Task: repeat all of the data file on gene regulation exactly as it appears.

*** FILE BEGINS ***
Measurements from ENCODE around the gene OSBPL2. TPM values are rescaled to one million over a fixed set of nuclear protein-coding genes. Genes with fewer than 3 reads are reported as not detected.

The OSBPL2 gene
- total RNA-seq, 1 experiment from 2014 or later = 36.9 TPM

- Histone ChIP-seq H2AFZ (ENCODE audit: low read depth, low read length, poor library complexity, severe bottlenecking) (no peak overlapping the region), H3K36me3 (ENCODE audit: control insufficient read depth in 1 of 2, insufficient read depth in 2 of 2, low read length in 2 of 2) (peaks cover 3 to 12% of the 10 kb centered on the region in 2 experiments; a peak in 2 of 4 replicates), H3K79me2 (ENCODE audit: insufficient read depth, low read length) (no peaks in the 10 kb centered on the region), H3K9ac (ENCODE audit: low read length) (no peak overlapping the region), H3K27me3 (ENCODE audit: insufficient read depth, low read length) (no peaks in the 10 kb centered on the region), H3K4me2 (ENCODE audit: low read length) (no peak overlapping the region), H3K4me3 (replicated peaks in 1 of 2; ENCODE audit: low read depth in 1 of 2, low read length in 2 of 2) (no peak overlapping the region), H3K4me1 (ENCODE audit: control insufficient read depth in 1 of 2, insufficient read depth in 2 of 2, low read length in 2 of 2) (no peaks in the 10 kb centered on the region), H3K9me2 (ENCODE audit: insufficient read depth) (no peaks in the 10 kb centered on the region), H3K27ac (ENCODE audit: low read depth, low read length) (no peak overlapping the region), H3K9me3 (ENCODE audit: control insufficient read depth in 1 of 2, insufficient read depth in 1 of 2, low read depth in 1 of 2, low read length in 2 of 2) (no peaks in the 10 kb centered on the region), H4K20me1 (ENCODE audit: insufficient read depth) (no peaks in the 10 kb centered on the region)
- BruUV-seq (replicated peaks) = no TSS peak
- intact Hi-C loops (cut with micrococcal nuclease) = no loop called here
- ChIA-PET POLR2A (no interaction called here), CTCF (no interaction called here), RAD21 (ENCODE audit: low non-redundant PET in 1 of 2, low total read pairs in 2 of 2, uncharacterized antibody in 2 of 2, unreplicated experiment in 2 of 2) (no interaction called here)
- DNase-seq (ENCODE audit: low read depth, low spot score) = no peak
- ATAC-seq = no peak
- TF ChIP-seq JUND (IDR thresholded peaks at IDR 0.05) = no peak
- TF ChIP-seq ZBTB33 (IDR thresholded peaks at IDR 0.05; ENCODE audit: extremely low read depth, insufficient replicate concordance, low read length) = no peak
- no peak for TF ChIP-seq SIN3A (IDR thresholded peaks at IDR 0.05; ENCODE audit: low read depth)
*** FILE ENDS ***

Measurements from ENCODE around the gene OSBPL2. TPM values are rescaled to one million over a fixed set of nuclear protein-coding genes. Genes with fewer than 3 reads are reported as not detected.

The OSBPL2 gene
- total RNA-seq, 1 experiment from 2014 or later = 36.9 TPM

- Histone ChIP-seq H2AFZ (ENCODE audit: low read depth, low read length, poor library complexity, severe bottlenecking) (no peak overlapping the region), H3K36me3 (ENCODE audit: control insufficient read depth in 1 of 2, insufficient read depth in 2 of 2, low read length in 2 of 2) (peaks cover 3 to 12% of the 10 kb centered on the region in 2 experiments; a peak in 2 of 4 replicates), H3K79me2 (ENCODE audit: insufficient read depth, low read length) (no peaks in the 10 kb centered on the region), H3K9ac (ENCODE audit: low read length) (no peak overlapping the region), H3K27me3 (ENCODE audit: insufficient read depth, low read length) (no peaks in the 10 kb centered on the region), H3K4me2 (ENCODE audit: low read length) (no peak overlapping the region), H3K4me3 (replicated peaks in 1 of 2; ENCODE audit: low read depth in 1 of 2, low read length in 2 of 2) (no peak overlapping the region), H3K4me1 (ENCODE audit: control insufficient read depth in 1 of 2, insufficient read depth in 2 of 2, low read length in 2 of 2) (no peaks in the 10 kb centered on the region), H3K9me2 (ENCODE audit: insufficient read depth) (no peaks in the 10 kb centered on the region), H3K27ac (ENCODE audit: low read depth, low read length) (no peak overlapping the region), H3K9me3 (ENCODE audit: control insufficient read depth in 1 of 2, insufficient read depth in 1 of 2, low read depth in 1 of 2, low read length in 2 of 2) (no peaks in the 10 kb centered on the region), H4K20me1 (ENCODE audit: insufficient read depth) (no peaks in the 10 kb centered on the region)
- BruUV-seq (replicated peaks) = no TSS peak
- intact Hi-C loops (cut with micrococcal nuclease) = no loop called here
- ChIA-PET POLR2A (no interaction called here), CTCF (no interaction called here), RAD21 (ENCODE audit: low non-redundant PET in 1 of 2, low total read pairs in 2 of 2, uncharacterized antibody in 2 of 2, unreplicated experiment in 2 of 2) (no interaction called here)
- DNase-seq (ENCODE audit: low read depth, low spot score) = no peak
- ATAC-seq = no peak
- TF ChIP-seq JUND (IDR thresholded peaks at IDR 0.05) = no peak
- TF ChIP-seq ZBTB33 (IDR thresholded peaks at IDR 0.05; ENCODE audit: extremely low read depth, insufficient replicate concordance, low read length) = no peak
- no peak for TF ChIP-seq SIN3A (IDR thresholded peaks at IDR 0.05; ENCODE audit: low read depth)